In previous contributions, pig management expert John Gadd gave a long checklist on how to be prepared as a swine farmer, should African Swine Fever occur in the direct vicinity. Now what does that look like in practice? Here is a design.
This layout goes a long way to defend the unit from any inward disease – such as the current threat of African Swine Fever (ASF).
I suggest you study it carefully and compare your own premises and layout to it.
Some of the ideas you will not be able to accomplish due to feasibility and cost. Others, as several producers have found, have been possible and after taking a deep breath have been affordable. Those considering a new unit should design in all the suggestions, everyone. Those expanding an existing unit would be well advised for their future security against incoming disease, to follow as many as they can.
Separating farm staff and pigs from anything outside
The underlying principle of the design is to have an inviolate perimeter fence, so as to separate the farm staff and their pigs from any outside contact, both physical and any surface used.
Figure 1 - ‘Fortress farm’: A biosecure layout minimising contact and contamination.
Next, the farm is divided into 2 areas, one where visitors' footwear, clothes, utensils and vehicles never cross into the areas used by the farm staff and likewise the farm staff (and of course their pigs) never travel over surfaces available to ‘outside’ individuals and their vehicles. Notice that the surfaces used by the farm staff and their vehicles (A, B and C on the plan) are fenced off securely from those surfaces used by visiting people and their vehicles, such as those delivering supplies, including bulk feeds and equipment, and others removing finished pigs for sale and any dead stock to be disposed.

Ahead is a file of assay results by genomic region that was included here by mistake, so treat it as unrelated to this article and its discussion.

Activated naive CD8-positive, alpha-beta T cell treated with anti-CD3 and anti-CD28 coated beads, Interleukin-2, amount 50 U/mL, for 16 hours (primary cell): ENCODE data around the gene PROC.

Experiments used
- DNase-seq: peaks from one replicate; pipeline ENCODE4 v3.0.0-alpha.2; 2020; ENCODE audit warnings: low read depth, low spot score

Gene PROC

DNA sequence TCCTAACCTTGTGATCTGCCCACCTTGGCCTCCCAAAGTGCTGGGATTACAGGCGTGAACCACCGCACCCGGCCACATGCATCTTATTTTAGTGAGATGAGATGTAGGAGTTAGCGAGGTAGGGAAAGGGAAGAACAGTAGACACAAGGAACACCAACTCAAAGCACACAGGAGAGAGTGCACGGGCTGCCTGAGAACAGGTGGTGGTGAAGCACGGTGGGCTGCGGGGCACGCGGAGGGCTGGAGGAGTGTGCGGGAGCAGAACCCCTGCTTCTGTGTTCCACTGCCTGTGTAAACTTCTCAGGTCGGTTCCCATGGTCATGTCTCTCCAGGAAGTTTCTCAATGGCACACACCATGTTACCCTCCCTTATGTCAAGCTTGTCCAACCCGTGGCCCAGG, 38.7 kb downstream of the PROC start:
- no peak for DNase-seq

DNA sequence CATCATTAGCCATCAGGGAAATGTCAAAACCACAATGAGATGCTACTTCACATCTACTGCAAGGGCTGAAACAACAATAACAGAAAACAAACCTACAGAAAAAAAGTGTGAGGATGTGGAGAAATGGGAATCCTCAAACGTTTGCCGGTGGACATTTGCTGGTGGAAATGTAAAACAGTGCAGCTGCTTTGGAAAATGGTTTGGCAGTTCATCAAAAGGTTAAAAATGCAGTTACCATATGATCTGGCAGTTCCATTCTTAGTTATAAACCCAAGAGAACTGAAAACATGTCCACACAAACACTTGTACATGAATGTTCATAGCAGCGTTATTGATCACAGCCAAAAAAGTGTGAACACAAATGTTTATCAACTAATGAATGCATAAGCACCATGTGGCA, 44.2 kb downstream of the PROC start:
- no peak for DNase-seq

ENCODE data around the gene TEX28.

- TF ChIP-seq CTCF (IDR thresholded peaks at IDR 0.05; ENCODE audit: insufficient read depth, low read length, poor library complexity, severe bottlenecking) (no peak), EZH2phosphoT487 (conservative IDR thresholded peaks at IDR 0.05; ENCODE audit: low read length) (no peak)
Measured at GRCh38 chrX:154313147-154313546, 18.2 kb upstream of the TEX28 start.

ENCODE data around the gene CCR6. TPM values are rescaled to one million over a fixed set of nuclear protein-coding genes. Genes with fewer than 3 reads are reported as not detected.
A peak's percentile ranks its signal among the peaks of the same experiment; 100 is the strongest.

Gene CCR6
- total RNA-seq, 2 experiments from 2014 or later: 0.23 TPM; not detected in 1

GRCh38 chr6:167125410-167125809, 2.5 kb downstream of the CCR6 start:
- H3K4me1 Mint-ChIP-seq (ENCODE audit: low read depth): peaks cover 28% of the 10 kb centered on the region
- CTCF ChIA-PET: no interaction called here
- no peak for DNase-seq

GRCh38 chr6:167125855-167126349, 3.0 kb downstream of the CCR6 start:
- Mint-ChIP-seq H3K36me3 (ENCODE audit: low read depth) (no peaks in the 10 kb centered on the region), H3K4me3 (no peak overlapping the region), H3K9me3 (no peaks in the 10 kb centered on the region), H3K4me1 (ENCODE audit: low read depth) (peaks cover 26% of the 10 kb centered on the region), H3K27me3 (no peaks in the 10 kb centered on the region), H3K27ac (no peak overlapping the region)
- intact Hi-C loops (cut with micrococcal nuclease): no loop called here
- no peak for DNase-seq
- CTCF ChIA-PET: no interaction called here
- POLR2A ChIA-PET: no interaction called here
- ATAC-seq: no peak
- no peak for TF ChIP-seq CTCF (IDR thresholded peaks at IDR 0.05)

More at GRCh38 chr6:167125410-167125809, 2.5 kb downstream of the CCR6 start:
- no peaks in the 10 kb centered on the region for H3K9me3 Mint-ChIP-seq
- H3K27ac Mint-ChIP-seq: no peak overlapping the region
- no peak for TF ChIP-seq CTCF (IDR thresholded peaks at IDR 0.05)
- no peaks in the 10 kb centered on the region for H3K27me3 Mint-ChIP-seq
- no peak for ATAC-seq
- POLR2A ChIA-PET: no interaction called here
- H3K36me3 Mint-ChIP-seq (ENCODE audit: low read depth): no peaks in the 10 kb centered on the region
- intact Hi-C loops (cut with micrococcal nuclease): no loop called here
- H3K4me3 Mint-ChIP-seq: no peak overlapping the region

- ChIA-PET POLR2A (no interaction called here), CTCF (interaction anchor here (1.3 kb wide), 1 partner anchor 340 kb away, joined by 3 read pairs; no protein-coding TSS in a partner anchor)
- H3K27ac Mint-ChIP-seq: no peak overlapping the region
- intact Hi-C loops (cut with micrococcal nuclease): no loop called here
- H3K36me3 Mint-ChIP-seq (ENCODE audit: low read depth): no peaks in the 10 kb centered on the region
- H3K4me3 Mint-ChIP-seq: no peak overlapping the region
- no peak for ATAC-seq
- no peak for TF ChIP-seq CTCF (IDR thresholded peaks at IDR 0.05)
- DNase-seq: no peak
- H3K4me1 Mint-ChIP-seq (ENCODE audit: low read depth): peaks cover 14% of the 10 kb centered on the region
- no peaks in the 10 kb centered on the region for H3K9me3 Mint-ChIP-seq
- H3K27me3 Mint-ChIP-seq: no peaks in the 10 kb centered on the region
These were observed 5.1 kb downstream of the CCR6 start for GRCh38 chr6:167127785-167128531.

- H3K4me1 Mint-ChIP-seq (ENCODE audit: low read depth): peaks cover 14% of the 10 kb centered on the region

Keeping your farm staff ‘in’ their working areas is as important as keeping all others ‘out’ of them.
Only the visiting veterinarian is allowed in (via the staff showers) but it is essential that he leaves his vehicle either off the farm or in the visitor’s car park, and his equipment enters via the delivery’s drop-off point. The same goes for other outside professionals – electricians, plumbers, ventilationists and those needed to fix equipment and computers must only enter by the staff entry facilities.
Birds and rodents can in theory get into a well-protected farm. This needs attention too! Photo: 123RF.com
Of course rodents and birds can transgress these barriers – the answer is to appoint both a rodent controller member of the staff, and have another one responsible for bird control.